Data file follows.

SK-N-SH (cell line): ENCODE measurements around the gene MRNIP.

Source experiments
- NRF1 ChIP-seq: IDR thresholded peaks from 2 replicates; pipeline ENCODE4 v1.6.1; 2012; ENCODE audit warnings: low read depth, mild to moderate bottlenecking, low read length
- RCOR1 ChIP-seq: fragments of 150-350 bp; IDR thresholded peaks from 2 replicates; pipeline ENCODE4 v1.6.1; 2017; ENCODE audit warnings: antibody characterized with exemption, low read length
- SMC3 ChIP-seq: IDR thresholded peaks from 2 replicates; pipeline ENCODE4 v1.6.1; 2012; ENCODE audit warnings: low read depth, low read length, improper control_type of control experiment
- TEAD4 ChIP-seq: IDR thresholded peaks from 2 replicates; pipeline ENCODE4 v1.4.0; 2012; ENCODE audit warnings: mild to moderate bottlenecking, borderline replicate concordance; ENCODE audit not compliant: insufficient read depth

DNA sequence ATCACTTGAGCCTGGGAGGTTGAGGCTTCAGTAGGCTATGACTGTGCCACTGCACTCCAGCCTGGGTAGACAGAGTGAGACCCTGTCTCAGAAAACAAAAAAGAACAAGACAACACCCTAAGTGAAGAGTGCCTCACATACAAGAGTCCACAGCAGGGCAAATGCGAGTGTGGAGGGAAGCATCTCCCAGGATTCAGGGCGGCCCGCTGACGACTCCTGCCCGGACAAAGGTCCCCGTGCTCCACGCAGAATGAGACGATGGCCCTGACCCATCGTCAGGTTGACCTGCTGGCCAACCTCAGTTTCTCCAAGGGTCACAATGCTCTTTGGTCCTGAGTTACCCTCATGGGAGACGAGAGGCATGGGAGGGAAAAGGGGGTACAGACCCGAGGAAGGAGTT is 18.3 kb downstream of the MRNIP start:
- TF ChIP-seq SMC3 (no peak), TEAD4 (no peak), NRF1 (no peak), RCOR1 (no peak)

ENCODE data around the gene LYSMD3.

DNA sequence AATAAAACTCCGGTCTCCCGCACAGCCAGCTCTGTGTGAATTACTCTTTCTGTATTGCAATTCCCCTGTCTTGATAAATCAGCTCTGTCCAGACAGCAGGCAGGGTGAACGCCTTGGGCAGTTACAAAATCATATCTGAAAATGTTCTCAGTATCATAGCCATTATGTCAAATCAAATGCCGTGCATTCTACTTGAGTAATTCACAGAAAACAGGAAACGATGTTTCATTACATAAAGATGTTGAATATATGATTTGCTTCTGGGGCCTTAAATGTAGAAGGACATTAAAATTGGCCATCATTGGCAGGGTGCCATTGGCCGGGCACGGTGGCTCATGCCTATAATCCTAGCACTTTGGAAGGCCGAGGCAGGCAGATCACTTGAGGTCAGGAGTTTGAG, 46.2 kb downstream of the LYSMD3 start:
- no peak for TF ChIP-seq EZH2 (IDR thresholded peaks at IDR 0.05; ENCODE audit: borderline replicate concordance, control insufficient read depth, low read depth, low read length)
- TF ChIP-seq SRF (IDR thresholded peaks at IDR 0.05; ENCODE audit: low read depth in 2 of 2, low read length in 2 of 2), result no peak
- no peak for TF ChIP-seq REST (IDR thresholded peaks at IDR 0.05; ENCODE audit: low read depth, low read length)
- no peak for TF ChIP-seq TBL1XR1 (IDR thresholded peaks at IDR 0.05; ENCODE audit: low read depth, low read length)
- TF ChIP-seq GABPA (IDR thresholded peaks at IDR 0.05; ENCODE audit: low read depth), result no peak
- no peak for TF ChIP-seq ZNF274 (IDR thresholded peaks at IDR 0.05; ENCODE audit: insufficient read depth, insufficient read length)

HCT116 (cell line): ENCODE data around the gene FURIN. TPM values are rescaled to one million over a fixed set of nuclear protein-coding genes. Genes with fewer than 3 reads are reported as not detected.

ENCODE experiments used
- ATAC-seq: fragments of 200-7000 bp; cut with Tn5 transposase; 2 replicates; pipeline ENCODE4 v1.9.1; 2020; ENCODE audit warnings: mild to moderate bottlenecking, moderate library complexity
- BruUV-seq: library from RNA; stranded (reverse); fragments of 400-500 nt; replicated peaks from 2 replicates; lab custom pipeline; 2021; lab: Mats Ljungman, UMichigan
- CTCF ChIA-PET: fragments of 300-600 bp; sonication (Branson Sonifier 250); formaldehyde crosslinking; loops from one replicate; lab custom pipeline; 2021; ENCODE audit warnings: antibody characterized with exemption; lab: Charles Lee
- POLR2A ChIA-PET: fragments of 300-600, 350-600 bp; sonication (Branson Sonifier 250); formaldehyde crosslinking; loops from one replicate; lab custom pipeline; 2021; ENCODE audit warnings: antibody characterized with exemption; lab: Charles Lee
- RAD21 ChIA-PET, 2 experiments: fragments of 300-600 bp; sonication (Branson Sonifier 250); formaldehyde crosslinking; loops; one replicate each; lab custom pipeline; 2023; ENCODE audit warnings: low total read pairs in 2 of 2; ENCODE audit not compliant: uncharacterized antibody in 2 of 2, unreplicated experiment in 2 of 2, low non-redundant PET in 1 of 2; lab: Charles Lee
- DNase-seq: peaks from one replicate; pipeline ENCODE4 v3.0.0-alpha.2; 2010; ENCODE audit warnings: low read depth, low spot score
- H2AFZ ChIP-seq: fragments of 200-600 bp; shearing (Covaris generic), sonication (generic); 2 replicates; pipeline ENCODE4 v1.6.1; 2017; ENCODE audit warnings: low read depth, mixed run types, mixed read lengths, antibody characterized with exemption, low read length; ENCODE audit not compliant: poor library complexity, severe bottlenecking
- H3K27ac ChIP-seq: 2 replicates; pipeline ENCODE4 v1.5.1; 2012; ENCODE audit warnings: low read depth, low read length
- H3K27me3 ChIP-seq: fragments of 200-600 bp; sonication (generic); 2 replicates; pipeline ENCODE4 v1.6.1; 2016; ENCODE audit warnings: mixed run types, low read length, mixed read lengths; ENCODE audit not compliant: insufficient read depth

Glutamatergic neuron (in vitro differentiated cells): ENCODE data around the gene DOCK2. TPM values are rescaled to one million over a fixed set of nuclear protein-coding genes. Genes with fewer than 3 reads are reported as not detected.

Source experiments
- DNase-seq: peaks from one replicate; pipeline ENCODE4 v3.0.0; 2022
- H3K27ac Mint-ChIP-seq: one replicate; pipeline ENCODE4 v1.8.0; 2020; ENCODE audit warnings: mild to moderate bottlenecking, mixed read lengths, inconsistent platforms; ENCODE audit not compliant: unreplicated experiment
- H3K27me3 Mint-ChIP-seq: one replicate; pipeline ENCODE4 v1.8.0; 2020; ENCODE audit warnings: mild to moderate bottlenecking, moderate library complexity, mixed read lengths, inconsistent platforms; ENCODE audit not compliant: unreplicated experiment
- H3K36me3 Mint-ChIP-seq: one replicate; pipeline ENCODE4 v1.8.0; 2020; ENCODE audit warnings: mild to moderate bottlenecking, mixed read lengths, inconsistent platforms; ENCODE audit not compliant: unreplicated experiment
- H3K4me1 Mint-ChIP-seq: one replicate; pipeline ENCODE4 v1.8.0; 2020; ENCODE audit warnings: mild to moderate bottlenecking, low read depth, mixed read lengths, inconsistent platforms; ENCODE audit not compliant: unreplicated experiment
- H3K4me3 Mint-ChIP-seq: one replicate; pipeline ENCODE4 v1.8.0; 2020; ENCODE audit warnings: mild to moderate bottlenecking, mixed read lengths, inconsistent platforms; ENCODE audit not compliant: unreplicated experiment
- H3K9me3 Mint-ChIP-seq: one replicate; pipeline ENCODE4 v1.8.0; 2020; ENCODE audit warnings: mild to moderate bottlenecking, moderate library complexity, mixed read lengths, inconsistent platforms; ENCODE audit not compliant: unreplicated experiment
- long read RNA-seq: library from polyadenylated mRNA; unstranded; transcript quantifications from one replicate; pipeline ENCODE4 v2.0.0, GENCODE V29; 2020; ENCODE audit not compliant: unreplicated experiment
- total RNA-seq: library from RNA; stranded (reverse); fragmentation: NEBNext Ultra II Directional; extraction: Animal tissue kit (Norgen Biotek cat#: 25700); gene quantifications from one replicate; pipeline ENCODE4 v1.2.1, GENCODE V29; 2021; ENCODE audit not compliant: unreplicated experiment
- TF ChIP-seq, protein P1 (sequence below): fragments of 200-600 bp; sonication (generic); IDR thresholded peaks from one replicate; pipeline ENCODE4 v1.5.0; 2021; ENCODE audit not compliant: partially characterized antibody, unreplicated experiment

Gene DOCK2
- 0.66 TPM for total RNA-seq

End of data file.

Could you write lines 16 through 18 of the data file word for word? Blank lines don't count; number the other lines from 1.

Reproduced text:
- no peak for TF ChIP-seq ZNF274 (IDR thresholded peaks at IDR 0.05; ENCODE audit: insufficient read depth, insufficient read length)

HCT116 (cell line): ENCODE data around the gene FURIN. TPM values are rescaled to one million over a fixed set of nuclear protein-coding genes. Genes with fewer than 3 reads are reported as not detected.

ENCODE experiments used